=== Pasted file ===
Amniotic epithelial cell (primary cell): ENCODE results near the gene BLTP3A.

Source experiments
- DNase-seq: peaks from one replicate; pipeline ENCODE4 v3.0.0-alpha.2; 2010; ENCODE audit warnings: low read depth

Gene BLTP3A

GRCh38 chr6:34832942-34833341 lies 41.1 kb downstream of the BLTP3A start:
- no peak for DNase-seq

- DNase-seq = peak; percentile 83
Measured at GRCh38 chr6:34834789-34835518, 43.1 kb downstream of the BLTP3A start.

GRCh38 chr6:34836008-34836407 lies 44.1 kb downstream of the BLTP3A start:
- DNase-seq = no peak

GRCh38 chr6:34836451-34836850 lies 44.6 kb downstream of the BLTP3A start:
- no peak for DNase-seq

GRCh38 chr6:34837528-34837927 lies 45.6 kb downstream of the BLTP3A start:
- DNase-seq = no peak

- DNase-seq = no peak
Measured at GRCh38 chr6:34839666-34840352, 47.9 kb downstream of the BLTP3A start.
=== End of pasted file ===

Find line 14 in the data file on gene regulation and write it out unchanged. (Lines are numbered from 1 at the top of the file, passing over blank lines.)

- DNase-seq = no peak